The Goon Sax – Up To Anything

The Goon Sax - Up To Anything

The Goon Sax – Up To Anything

Whilst The Goon Sax might too easily and obviously have drawn comparisons with The Go-Betweens, due to being co-led by Robert Forster’s son Louis, the fledgling Brisbane trio have more in common with latter-day guitar-slinging Australian outfits like Twerps, Dick Diver, Bitch Prefect, Full Ugly and Terry – and not just in terms of sharing a questionable commerciality-averse approach to choosing a band name.  Funnelling ‘60s jangle-rock and the omnipotent VU chug through the filter of ‘80s-to-’90s DIY indie-pop to wrap around their bespoke tales of late-teenage life, the threesome are both part of and stood apart from a currently buzzing scene of charming young Antipodean misfits.

With Forster (vocals/guitar) joined by high-school friends James Harrison (vocals/bass) and Riley Jones (drums/backing vocals), the three 17-18 year olds have forged a collection that stealthy conceals a high age-belying degree of craftsmanship within deceptively rough-cut arrangements.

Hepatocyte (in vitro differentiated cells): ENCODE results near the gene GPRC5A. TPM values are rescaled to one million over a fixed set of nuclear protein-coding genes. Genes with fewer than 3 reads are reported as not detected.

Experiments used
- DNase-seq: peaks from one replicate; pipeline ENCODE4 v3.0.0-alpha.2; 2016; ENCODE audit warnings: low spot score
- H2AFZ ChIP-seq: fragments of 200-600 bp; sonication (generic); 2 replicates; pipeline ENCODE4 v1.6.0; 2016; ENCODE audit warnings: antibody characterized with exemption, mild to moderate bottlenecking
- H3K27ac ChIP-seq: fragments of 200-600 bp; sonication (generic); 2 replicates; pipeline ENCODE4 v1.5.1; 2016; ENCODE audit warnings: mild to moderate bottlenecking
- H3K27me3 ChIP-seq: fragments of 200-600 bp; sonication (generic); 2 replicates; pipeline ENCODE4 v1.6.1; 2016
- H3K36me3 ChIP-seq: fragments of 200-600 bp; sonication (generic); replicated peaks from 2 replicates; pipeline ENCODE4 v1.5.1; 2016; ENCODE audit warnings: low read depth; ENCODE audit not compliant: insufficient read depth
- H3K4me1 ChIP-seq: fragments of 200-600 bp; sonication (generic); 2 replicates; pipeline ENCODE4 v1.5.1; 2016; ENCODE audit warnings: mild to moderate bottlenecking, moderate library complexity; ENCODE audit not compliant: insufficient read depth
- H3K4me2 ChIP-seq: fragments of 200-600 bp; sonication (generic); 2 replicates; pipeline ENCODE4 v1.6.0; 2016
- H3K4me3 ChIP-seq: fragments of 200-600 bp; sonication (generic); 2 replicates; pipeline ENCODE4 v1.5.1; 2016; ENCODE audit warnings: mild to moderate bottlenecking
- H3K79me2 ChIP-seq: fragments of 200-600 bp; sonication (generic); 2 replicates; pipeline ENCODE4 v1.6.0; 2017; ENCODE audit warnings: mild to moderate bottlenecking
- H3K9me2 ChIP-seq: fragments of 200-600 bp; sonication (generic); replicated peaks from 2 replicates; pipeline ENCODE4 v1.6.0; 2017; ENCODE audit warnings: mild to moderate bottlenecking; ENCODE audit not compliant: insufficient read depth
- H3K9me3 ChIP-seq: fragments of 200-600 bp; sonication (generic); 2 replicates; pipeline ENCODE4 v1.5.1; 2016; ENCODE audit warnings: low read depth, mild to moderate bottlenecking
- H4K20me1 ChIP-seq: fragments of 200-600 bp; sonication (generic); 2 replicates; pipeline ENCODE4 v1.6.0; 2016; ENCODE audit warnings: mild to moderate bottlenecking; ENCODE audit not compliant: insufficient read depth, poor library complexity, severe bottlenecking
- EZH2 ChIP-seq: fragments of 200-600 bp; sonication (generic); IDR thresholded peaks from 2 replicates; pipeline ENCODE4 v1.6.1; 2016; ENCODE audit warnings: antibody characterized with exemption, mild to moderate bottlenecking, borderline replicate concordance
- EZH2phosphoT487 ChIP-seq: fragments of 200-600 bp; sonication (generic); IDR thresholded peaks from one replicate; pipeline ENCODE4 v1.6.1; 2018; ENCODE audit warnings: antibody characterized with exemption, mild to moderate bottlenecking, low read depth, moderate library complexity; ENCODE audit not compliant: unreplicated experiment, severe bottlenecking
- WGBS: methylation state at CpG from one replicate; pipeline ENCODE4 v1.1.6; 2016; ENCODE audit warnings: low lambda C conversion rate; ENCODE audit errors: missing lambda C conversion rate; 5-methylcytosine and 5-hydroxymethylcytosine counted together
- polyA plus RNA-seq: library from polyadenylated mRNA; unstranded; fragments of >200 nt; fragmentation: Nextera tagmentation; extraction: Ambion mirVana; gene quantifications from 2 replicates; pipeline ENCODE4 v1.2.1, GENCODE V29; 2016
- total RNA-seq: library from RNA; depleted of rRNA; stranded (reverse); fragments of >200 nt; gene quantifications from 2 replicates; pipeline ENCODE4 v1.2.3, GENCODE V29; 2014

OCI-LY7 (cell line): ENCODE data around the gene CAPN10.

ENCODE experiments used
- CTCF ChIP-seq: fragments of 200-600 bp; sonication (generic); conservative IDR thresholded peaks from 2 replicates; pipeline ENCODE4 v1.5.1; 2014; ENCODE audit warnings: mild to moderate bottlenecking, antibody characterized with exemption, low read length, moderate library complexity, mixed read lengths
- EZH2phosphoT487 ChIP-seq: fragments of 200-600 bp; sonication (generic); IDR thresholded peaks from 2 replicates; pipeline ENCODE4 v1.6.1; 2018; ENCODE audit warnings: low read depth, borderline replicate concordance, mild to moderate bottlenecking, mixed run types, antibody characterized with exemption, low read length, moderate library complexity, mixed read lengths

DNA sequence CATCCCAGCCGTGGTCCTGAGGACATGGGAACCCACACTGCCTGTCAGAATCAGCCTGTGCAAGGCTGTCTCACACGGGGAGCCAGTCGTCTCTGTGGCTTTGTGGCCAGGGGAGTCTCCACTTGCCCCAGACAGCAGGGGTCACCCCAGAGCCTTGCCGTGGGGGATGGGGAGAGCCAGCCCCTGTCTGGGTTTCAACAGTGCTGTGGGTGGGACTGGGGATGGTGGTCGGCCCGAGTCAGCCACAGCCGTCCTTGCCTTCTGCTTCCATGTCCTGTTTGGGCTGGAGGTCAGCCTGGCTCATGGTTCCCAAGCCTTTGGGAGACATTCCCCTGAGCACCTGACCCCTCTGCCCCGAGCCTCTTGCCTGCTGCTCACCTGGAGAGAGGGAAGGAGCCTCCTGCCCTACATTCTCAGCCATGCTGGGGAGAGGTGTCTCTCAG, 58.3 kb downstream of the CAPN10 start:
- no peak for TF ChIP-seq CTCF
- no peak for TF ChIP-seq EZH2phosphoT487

The Forster-led pieces display both the most arch and eloquently romantic dimensions of the group’s songbook with subtle aplomb. Thus, he leads the way through the likes of the title-track’s Pavement-infused slacker ruefulness; the deadpan comedy of the pop culture coiffure ventures inside “Home Haircuts”; the wry hook-laden Vaselines-inspired “Boyfriend”; the long-term relationship discomfiture of “Sweaty Hands”; the wistful yet jealous longing of “Susan”; and the Galaxie 500-referencing “Anyone Else”.  Contrastingly, the Harrison-fronted songs are more gangly and ill-at-ease but no less important to the band’s repertoire.  His tales of unrequited quiet obsession (“Sometimes Accidentally”), debilitating self-consciousness (“Telephone”), jubilant unbridled devotion (“Maggie”) and teenage Morrissey-esque moping (“Icecream (On My Own)”) will tug at the heart-strings of anyone who has ever felt crushed by a crush at any age.  Whilst Riley may hide at the back somewhat, her balmy backing vocals and unshowy yet adaptable drumming make for a strong group democracy-upholding adhesive.

Perhaps the best thing about Up To Anything is that The Goon Sax seem so fully formed already whilst remaining open to the durable possibilities of longevity.  One of this year’s most promising and addictive debut albums all told.

Chapter Music